A pioneering report investigating the socio-economic impact of a UK university has been completed by independent research firm, Library House.

The report, 'The Impact of the University of Cambridge on the UK Economy and Society', concludes that if the University did not exist, more than £50 billion and over 150,000 jobs would be needed to replace the University’s impact on the economy.

The report also confirms that the University of Cambridge is a global leader ranked among the top three international research and teaching universities. Significantly, Cambridge achieves its world-leading position alongside Harvard, Stanford, Berkeley and MIT with much smaller financial resources.

The University's impact extends beyond the University community. Since 1960, it has played an increasing role in the development of the Cambridge Cluster, Europe’s leading technology cluster, which now numbers around 900 innovation based companies. 51 companies have spun-out directly from the University and a further 250 trace their origins to the University.

Without the University, the Cambridge Cluster would not exist. As a result, the significance of the University’s economic impact on the UK over the next ten years, calculated from the combined loss of the University and the Cluster, adds up to an impressive £57.5 billion (net present value) in replacement GDP and 154,000 new jobs.

The combination of Cambridge’s reputation for research and the Cambridge Cluster has attracted global organisations to establish research and development facilities in close proximity to the University. Examples include Genzyme, Intel, Microsoft and Toshiba. This magnetic effect has also attracted major institutions such as Cancer Research UK, the Medical Research Council and the Sanger Centre to the region.

The University has launched a £1 billion appeal to boost its endowment fund to compete with its US rivals who have substantially deeper pockets. By comparison with its US peers, Cambridge has a much lower endowment income – the annual income alone from Harvard’s endowments exceeds the total of the University’s endowment fund.

Key findings:

  • The University of Cambridge is the only UK university consistently ranked in the global top three universities for research and teaching
  • With a total of 81, Cambridge-associated researchers have received more Nobel Prizes than any other university or any other country apart from the UK and US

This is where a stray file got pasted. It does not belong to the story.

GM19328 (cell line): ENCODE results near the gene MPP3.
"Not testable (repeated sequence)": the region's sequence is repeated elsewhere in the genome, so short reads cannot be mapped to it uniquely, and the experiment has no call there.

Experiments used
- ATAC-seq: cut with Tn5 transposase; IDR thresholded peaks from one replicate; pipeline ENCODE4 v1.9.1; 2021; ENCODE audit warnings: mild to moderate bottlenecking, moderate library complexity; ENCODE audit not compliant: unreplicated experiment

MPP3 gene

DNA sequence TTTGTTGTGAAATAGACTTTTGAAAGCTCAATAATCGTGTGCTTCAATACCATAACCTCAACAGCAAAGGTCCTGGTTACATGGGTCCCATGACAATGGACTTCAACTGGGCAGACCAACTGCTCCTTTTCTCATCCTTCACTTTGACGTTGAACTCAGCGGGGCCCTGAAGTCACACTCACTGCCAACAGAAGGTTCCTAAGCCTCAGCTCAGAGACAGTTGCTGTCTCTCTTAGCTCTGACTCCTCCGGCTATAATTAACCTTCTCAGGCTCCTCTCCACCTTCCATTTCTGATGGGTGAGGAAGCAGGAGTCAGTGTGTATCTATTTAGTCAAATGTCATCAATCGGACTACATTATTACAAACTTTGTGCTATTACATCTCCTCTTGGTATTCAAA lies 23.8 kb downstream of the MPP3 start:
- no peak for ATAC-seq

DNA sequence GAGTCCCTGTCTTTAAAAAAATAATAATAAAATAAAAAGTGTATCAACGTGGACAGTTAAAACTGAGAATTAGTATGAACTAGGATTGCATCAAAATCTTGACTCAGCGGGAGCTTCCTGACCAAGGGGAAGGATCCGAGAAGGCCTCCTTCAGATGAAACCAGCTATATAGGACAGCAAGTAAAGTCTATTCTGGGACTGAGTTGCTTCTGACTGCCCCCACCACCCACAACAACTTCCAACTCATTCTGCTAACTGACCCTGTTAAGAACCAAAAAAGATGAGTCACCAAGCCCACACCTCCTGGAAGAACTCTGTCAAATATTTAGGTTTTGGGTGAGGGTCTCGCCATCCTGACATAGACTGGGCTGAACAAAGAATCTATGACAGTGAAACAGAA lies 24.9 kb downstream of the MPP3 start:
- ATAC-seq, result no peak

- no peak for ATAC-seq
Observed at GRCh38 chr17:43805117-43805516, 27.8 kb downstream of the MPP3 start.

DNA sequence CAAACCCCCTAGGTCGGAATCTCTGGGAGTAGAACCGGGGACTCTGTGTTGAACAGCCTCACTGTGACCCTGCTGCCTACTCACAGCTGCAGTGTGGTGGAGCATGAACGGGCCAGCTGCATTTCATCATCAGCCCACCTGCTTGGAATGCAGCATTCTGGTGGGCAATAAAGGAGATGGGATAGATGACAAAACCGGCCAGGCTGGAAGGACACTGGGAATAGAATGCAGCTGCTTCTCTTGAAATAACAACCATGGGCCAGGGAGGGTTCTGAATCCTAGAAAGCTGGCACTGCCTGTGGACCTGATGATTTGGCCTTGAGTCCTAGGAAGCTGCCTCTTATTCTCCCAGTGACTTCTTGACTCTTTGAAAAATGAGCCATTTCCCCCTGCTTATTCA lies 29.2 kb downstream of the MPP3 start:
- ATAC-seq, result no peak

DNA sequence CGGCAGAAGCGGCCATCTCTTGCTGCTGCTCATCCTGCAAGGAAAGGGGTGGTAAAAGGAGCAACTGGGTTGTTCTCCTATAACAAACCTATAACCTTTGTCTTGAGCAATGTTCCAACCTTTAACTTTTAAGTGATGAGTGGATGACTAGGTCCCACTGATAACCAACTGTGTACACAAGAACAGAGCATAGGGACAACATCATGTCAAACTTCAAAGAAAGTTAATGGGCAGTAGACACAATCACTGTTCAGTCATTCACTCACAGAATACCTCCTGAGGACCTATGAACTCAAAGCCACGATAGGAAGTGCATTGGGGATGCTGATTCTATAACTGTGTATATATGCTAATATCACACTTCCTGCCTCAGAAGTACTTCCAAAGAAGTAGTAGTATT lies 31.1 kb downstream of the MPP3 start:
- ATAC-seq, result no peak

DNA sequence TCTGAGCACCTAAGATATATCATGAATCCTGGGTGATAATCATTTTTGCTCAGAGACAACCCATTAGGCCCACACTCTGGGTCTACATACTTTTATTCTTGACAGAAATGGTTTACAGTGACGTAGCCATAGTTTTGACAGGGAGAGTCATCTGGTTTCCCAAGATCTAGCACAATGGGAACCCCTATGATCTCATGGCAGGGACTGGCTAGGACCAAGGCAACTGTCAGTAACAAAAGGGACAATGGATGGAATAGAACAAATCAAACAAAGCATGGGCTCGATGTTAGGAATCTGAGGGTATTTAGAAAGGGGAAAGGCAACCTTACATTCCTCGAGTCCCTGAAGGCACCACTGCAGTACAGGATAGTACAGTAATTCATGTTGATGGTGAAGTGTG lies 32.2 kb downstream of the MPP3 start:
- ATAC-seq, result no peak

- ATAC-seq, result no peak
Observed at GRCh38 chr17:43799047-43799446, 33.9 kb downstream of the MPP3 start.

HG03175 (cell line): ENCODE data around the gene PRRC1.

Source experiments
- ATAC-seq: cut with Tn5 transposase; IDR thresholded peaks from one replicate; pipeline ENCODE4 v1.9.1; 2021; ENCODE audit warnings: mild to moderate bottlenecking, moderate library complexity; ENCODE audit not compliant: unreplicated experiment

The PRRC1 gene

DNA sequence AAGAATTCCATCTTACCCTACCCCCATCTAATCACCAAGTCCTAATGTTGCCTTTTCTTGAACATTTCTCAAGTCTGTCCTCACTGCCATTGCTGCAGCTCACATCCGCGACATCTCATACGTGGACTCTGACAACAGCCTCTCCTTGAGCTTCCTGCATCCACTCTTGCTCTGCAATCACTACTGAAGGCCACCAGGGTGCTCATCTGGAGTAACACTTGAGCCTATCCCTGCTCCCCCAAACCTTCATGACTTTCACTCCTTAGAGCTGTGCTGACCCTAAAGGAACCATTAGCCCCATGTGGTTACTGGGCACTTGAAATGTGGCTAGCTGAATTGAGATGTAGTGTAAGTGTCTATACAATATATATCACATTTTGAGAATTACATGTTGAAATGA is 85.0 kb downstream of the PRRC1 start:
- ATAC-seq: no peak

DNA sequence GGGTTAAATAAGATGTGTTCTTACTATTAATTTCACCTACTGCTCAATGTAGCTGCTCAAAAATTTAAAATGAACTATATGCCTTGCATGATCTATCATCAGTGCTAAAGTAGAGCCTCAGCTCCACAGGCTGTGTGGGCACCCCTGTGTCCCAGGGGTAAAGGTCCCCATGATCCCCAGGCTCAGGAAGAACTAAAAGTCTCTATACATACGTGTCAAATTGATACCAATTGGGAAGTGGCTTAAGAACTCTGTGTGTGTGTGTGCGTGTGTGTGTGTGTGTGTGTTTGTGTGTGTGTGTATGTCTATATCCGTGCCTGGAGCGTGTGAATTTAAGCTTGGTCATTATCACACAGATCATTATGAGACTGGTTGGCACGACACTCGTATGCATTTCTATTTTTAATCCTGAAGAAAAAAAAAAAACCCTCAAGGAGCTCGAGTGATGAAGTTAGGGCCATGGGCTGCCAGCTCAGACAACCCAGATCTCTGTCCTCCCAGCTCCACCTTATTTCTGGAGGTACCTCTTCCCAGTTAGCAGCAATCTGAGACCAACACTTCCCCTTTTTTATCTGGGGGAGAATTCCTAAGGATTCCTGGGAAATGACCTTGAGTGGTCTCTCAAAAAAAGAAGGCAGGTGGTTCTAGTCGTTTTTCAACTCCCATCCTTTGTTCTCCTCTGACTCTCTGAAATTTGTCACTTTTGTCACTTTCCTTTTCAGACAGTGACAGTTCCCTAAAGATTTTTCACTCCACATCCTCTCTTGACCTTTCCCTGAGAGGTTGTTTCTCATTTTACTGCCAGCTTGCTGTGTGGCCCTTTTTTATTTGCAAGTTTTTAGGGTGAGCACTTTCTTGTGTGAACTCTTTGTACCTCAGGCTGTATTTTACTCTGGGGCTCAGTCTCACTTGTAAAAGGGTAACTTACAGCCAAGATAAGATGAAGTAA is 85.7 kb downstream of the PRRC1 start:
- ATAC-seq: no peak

• The University directly employs 11,700 people and in total supports 77,000 jobs in the East of England region
  • The Cambridge region is host to Europe’s largest concentration of hi-tech companies
  • Cambridge counts 51 direct spin-off companies and 250 in total as a result of knowledge transfer. These companies employed 4,000 people and generated revenues of £574m in 2005
  • Cambridge is the location of Microsoft’s first research lab outside of the US
  • The number of research papers published by the University has grown rapidly over the past 15 years to a total of 5,900 papers in 2004
  • Cambridge publishes more than twice as many papers in the arts and humanities compared with Harvard University, its closest competitor in the Global Top 5
  • Cambridge and Harvard have large full-time student populations - 17,000 and 18,000 respectively - of which undergraduates comprise two-thirds of Cambridge students and only one third at Harvard

Professor Ian Leslie, Pro-Vice-Chancellor for Research, University of Cambridge, said: “The University’s contributions to society and the economy are diverse. It is fascinating to see how our wide range of contributions are viewed from outside, and I am confident the Library House study will move the thinking on the value of universities forward.”

The report was produced in conjunction with the East of England Development Agency (EEDA), The Cambridge Network and the Greater Cambridge Partnership.

The full text of the report is available from the East of England Observatory website.


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